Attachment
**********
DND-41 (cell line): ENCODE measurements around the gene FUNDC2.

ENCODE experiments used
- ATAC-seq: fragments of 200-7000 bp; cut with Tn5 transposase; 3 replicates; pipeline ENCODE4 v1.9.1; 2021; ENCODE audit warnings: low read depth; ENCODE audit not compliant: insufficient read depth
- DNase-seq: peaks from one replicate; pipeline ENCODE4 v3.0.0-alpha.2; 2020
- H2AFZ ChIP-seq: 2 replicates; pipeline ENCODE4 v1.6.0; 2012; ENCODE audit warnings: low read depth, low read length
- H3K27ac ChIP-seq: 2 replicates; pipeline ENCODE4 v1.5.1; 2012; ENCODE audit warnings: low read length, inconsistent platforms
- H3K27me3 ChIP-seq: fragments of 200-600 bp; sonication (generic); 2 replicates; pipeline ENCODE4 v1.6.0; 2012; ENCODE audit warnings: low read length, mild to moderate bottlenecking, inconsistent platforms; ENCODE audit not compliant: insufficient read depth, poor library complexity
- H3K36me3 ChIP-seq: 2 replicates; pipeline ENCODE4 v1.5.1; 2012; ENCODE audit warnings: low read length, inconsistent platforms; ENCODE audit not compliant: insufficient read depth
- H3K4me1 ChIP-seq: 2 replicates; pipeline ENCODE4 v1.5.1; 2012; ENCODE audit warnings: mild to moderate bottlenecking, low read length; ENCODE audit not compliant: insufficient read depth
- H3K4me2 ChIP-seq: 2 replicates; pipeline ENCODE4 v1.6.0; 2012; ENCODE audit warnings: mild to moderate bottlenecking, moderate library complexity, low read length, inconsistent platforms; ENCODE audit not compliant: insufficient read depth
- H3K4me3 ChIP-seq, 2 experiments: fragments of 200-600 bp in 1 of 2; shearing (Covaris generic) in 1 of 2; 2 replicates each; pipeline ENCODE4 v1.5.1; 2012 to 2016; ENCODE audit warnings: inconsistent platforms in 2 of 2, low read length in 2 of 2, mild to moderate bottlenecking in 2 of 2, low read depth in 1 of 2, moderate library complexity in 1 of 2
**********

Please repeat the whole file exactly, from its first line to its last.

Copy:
DND-41 (cell line): ENCODE measurements around the gene FUNDC2.

ENCODE experiments used
- ATAC-seq: fragments of 200-7000 bp; cut with Tn5 transposase; 3 replicates; pipeline ENCODE4 v1.9.1; 2021; ENCODE audit warnings: low read depth; ENCODE audit not compliant: insufficient read depth
- DNase-seq: peaks from one replicate; pipeline ENCODE4 v3.0.0-alpha.2; 2020
- H2AFZ ChIP-seq: 2 replicates; pipeline ENCODE4 v1.6.0; 2012; ENCODE audit warnings: low read depth, low read length
- H3K27ac ChIP-seq: 2 replicates; pipeline ENCODE4 v1.5.1; 2012; ENCODE audit warnings: low read length, inconsistent platforms
- H3K27me3 ChIP-seq: fragments of 200-600 bp; sonication (generic); 2 replicates; pipeline ENCODE4 v1.6.0; 2012; ENCODE audit warnings: low read length, mild to moderate bottlenecking, inconsistent platforms; ENCODE audit not compliant: insufficient read depth, poor library complexity
- H3K36me3 ChIP-seq: 2 replicates; pipeline ENCODE4 v1.5.1; 2012; ENCODE audit warnings: low read length, inconsistent platforms; ENCODE audit not compliant: insufficient read depth
- H3K4me1 ChIP-seq: 2 replicates; pipeline ENCODE4 v1.5.1; 2012; ENCODE audit warnings: mild to moderate bottlenecking, low read length; ENCODE audit not compliant: insufficient read depth
- H3K4me2 ChIP-seq: 2 replicates; pipeline ENCODE4 v1.6.0; 2012; ENCODE audit warnings: mild to moderate bottlenecking, moderate library complexity, low read length, inconsistent platforms; ENCODE audit not compliant: insufficient read depth
- H3K4me3 ChIP-seq, 2 experiments: fragments of 200-600 bp in 1 of 2; shearing (Covaris generic) in 1 of 2; 2 replicates each; pipeline ENCODE4 v1.5.1; 2012 to 2016; ENCODE audit warnings: inconsistent platforms in 2 of 2, low read length in 2 of 2, mild to moderate bottlenecking in 2 of 2, low read depth in 1 of 2, moderate library complexity in 1 of 2